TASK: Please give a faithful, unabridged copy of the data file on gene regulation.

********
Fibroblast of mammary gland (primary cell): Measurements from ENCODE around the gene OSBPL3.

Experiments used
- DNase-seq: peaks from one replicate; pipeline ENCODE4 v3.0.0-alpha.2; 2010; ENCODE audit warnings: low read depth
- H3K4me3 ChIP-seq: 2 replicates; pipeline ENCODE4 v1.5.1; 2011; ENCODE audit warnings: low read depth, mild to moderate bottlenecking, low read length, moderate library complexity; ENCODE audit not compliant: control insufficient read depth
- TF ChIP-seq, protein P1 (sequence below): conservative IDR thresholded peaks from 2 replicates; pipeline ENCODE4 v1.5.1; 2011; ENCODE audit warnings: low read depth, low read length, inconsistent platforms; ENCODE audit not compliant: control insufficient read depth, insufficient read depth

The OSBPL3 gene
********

Fibroblast of mammary gland (primary cell): Measurements from ENCODE around the gene OSBPL3.

Experiments used
- DNase-seq: peaks from one replicate; pipeline ENCODE4 v3.0.0-alpha.2; 2010; ENCODE audit warnings: low read depth
- H3K4me3 ChIP-seq: 2 replicates; pipeline ENCODE4 v1.5.1; 2011; ENCODE audit warnings: low read depth, mild to moderate bottlenecking, low read length, moderate library complexity; ENCODE audit not compliant: control insufficient read depth
- TF ChIP-seq, protein P1 (sequence below): conservative IDR thresholded peaks from 2 replicates; pipeline ENCODE4 v1.5.1; 2011; ENCODE audit warnings: low read depth, low read length, inconsistent platforms; ENCODE audit not compliant: control insufficient read depth, insufficient read depth

The OSBPL3 gene